Already under intense political pressure in a presidential election year, the Trump administration’s goal of opening more offshore areas to oil drilling will take a major legal hit as permits for Atlantic exploratory seismic surveys expire Nov. 30.
In a federal court conference Oct. 1, lawyers for the federal government and offshore exploration companies acknowledged that key permits to allow seismic surveys – high intensity acoustic probes of the seafloor to detect potential oil resources – will expire that date without a mechanism to renew them.
Called incidental harassment authorizations, or IHAs, the permits are a requirement under federal law protecting marine mammals. Environmental groups, allied with fishing, coastal and tourism industries in the Carolinas and Georgia that oppose offshore drilling, have fought the permits in federal court for years.
The highly endangered northern right whales, now numbering only around 400 animals, are at special risk, those critics say. The whales use seasonal feeding and calving grounds off the Southeast coast and are already at high risk from ship strikes and fishing gear entanglements in their range from Canada to Florida.
In a joint statement environmental groups said the court conference yielded agreement that seeking new IHA permits “would move the lengthy process back to square one,” with the immediate effect that survey companies will not conduct any cruises in the near future.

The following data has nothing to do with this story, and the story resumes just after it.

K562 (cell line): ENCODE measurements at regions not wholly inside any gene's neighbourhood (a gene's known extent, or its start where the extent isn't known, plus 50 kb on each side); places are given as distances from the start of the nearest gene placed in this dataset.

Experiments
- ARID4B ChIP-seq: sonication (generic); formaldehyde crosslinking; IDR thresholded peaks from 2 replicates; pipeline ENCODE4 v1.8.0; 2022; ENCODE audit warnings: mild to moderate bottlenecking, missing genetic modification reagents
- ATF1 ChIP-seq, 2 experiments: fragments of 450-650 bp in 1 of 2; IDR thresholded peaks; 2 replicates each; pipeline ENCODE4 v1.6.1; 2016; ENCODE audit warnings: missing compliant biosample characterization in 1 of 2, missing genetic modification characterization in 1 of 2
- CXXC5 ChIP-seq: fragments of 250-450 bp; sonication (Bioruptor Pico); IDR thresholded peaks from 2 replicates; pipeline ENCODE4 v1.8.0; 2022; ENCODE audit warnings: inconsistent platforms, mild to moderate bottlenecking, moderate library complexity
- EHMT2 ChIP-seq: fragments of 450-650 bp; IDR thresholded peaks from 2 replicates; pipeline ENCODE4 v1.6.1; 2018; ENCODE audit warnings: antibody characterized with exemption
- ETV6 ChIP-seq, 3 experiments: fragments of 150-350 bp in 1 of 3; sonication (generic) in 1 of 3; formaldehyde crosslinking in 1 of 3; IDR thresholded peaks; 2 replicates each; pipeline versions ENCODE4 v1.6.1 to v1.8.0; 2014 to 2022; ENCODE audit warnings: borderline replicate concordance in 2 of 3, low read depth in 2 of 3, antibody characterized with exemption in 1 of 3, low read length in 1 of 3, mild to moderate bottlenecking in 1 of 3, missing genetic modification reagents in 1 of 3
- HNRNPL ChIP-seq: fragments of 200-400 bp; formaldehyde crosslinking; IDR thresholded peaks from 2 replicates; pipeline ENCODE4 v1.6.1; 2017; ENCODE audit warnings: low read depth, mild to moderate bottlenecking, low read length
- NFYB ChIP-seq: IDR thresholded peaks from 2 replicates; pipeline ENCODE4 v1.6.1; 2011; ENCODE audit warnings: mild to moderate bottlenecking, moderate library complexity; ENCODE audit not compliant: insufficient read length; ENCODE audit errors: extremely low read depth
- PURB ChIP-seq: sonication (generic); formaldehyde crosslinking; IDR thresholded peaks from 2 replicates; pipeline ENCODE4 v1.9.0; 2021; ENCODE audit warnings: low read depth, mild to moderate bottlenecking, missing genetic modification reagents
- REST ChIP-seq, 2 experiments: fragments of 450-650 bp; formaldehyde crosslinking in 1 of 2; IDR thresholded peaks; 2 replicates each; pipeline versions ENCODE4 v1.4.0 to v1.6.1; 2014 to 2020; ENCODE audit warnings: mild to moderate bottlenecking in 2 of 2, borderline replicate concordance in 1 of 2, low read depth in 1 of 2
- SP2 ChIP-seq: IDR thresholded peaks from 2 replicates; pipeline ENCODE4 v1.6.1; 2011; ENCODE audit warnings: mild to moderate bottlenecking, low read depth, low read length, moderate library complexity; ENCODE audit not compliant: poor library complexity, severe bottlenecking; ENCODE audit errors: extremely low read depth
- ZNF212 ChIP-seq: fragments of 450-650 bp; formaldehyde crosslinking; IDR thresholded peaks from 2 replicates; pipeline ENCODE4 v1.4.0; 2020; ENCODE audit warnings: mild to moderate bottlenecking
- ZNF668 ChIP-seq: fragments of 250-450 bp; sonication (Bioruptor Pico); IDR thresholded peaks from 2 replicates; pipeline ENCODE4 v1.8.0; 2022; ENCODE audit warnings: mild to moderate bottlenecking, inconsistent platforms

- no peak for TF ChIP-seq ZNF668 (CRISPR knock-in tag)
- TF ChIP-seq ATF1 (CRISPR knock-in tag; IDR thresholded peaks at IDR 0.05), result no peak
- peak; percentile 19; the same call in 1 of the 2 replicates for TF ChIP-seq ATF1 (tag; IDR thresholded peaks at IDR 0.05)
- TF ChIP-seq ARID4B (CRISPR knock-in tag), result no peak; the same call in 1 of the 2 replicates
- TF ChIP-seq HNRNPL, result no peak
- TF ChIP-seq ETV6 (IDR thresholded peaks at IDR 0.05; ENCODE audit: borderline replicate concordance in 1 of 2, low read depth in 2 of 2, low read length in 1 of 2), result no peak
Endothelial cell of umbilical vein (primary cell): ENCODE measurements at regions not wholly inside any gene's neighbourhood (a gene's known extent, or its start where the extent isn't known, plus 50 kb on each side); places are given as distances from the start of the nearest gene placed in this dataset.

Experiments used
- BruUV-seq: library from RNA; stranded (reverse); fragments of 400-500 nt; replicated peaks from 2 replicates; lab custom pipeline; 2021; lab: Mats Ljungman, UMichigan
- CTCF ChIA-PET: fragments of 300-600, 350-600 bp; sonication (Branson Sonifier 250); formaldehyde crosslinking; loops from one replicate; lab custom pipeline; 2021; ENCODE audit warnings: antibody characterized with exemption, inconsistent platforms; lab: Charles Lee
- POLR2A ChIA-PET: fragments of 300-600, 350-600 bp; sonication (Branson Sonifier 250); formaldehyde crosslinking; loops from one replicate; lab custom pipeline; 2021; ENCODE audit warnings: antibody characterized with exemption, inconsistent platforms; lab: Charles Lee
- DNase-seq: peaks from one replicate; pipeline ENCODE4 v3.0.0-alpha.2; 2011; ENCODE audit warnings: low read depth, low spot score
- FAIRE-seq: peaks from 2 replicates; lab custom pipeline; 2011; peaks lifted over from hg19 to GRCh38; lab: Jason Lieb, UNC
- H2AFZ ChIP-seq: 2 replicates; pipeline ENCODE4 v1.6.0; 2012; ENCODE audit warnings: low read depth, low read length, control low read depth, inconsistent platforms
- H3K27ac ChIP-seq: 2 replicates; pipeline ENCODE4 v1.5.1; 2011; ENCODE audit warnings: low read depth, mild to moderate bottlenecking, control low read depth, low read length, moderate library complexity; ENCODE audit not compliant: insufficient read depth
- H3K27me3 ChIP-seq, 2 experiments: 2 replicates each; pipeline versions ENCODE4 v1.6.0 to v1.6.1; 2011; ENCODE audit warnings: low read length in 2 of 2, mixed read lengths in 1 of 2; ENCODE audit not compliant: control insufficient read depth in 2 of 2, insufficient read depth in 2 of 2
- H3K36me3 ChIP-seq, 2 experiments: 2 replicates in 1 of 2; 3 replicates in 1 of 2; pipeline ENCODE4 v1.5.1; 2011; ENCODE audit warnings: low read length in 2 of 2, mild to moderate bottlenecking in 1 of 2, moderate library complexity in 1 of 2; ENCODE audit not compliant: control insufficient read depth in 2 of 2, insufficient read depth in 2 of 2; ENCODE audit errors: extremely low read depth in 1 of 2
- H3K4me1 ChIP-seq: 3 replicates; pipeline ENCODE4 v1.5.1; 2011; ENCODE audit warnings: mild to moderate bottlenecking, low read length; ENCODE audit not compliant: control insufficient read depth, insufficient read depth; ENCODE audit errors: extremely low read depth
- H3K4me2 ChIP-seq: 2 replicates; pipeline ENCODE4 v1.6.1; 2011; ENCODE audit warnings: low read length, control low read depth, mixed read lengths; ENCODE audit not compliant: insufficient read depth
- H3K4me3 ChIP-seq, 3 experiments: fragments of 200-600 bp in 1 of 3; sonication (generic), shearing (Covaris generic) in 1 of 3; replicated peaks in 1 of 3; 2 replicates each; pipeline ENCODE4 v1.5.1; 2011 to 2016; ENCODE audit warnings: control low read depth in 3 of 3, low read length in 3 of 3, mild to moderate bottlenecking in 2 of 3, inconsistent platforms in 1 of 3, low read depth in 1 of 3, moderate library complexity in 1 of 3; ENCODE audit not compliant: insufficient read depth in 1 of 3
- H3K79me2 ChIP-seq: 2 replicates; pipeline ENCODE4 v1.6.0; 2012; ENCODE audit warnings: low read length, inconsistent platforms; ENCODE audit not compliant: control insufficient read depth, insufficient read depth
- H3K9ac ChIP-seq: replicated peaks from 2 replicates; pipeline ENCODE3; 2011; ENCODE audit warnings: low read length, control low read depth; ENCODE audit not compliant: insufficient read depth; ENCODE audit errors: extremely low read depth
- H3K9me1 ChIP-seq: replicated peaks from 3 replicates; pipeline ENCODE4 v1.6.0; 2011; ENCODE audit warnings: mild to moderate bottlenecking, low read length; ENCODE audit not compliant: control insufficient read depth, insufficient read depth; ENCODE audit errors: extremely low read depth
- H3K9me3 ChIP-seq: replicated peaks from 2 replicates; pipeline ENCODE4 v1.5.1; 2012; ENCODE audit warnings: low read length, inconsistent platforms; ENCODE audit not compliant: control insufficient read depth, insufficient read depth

“This is a huge victory not just for us but for every coastal community that loudly and persistently protested the possibility of seismic blasting,” said Catherine Wannamaker, a senior attorney at the Southern Environmental Law Center. “There will be no boats in the water this year, and because this resets the clock, there will be no boats in the water for a long time.”
The demise of survey permits is coming on the heels of Trump himself backpedaling on offshore drilling, with a series of executive orders to block new offshore energy permits on the outer continental shelf from Florida to North Carolina through the 2020s.
Opening the Atlantic to oil exploration was an early 2018 priority of the Trump administration, but it ran up against bipartisan opposition in the Southeast states, fearful of how a future Deepwater Horizon-scale drilling accident might affect their booming coastal industries in tourism and real estate.
Starting at a campaign stop in Jupiter, Fla., Trump promised to block new offshore energy leasing on the Atlantic shelf. Oil and offshore services industry groups reacted with shock with what they saw as an election-year expendiency – and predicted that such a moratorium could also stall developing offshore wind energy off the East Coast.
The telephone conference call held by U.S. District Court Judge Richard Gergel in South Carolina brought in parties to a long-running challenge by environmental groups and coastal state governments opposed to East Coast drilling. The upshot was a consensus that the clock is soon running out on the marine mammal permits.